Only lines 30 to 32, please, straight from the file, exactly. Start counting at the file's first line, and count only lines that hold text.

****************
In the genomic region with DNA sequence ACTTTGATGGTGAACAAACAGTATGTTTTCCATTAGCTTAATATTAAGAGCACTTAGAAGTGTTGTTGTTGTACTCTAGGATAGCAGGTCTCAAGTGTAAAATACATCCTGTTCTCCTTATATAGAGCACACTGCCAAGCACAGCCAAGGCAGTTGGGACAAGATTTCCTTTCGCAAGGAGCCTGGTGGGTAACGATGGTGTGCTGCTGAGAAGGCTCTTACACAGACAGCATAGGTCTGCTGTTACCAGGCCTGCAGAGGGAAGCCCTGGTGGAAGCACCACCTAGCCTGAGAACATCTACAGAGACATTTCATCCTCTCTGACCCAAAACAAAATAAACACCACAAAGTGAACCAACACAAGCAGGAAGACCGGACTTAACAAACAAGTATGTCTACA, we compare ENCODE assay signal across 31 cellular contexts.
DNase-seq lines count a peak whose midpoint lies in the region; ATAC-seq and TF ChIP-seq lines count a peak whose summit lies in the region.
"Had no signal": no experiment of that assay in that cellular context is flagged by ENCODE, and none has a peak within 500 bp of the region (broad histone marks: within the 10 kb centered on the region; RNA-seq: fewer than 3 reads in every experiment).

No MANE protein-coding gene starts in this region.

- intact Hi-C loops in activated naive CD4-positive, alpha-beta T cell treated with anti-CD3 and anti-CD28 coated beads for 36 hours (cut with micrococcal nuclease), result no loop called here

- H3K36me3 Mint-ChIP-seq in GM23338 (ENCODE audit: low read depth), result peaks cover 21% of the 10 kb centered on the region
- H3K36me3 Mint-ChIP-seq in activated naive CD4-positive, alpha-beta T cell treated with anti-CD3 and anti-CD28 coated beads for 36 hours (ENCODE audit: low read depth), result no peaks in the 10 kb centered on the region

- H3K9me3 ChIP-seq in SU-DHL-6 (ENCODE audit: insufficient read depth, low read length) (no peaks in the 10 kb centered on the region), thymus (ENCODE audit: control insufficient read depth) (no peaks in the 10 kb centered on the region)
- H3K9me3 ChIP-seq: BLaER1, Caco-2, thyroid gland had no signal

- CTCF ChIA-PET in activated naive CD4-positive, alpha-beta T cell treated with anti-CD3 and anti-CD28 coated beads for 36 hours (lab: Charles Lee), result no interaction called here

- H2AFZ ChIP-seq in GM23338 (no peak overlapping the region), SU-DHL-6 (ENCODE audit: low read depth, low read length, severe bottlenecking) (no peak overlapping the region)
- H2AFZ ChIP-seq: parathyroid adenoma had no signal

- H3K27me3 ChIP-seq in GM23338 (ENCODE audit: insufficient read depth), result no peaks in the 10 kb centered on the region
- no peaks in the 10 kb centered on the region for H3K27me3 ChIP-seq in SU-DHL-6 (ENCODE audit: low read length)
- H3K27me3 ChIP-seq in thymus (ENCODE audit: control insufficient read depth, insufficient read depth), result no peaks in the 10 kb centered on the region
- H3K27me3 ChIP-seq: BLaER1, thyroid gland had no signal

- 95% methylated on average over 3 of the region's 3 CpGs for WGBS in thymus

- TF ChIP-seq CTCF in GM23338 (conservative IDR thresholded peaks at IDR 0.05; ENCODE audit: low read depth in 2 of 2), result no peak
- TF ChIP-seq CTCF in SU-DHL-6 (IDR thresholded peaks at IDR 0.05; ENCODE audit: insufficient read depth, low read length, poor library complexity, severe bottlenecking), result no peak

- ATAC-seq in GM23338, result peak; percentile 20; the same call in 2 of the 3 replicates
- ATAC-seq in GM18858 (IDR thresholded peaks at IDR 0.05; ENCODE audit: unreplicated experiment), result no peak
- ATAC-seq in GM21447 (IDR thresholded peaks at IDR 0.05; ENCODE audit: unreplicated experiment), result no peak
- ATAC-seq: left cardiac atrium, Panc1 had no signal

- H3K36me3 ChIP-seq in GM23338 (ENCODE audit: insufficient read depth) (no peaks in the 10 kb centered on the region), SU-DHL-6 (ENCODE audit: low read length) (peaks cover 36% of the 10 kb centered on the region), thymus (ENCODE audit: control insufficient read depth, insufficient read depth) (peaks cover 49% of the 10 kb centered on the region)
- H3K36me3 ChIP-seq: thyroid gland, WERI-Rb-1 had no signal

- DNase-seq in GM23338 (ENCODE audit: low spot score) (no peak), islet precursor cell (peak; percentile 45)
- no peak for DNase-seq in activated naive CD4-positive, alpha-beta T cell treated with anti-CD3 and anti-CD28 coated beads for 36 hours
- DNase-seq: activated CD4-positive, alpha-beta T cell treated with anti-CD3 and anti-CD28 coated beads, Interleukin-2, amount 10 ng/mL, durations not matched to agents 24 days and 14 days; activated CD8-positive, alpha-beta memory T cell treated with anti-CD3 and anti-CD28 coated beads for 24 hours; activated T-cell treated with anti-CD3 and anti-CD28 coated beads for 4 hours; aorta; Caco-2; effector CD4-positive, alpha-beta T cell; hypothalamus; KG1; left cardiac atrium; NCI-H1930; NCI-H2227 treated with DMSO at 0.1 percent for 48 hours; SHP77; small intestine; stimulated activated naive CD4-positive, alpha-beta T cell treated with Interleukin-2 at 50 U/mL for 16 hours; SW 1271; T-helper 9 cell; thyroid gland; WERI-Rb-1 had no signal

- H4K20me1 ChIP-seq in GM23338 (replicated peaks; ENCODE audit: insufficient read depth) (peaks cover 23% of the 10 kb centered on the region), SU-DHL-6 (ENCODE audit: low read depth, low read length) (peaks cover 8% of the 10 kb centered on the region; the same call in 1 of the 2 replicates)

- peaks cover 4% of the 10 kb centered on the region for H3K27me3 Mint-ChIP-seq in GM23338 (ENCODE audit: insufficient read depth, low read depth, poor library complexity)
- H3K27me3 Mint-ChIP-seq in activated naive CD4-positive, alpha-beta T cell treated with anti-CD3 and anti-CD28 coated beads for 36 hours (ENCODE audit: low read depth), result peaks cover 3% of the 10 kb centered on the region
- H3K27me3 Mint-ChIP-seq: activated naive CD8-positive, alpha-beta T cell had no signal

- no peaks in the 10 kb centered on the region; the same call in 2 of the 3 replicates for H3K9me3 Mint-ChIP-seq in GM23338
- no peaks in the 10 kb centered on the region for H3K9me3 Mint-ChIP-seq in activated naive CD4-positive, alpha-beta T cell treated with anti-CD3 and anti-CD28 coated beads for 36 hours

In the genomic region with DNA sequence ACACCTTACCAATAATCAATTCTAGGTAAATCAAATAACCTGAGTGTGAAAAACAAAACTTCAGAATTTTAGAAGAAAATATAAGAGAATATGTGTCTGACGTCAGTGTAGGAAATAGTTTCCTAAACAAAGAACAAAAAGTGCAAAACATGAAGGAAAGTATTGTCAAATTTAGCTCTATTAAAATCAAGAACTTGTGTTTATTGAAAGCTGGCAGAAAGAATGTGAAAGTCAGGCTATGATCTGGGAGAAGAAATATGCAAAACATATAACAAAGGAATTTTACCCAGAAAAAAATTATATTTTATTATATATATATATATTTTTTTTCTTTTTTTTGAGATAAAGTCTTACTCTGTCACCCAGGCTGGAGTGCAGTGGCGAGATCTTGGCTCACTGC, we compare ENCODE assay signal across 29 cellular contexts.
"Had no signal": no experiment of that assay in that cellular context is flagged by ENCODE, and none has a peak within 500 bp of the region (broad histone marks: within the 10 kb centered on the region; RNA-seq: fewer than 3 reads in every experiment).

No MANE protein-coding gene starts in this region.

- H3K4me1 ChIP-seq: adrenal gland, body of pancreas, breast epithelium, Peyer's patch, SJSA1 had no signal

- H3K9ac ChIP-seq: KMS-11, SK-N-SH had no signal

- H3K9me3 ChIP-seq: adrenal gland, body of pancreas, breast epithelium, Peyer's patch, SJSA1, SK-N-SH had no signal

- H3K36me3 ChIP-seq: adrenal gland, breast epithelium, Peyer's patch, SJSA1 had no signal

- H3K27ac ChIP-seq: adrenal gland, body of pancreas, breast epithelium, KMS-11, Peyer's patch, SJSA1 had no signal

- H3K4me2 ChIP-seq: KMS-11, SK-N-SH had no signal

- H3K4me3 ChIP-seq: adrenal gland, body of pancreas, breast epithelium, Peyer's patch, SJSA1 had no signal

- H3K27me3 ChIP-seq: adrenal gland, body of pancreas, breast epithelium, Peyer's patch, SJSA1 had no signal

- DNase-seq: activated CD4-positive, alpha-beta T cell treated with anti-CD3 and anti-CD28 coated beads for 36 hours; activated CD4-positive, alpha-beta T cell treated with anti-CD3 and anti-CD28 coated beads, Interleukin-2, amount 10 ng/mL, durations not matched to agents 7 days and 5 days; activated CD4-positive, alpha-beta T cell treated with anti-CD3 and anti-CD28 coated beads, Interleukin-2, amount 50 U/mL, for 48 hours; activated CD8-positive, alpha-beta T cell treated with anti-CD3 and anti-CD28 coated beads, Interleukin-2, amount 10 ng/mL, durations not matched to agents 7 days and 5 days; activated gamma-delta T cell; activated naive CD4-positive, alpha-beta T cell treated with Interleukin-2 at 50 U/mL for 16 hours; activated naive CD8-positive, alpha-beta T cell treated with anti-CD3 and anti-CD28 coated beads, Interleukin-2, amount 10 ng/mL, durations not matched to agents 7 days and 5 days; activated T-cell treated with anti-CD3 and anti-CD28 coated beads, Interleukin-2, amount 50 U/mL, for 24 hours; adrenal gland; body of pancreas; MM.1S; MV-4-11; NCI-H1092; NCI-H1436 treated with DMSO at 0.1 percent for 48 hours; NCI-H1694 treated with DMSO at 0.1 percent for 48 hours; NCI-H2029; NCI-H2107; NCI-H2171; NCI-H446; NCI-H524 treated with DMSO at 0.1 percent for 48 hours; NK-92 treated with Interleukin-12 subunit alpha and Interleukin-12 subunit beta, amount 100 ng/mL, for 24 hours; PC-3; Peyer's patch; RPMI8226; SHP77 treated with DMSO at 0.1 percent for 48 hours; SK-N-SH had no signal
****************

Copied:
- peaks cover 4% of the 10 kb centered on the region for H3K27me3 Mint-ChIP-seq in GM23338 (ENCODE audit: insufficient read depth, low read depth, poor library complexity)
- H3K27me3 Mint-ChIP-seq in activated naive CD4-positive, alpha-beta T cell treated with anti-CD3 and anti-CD28 coated beads for 36 hours (ENCODE audit: low read depth), result peaks cover 3% of the 10 kb centered on the region
- H3K27me3 Mint-ChIP-seq: activated naive CD8-positive, alpha-beta T cell had no signal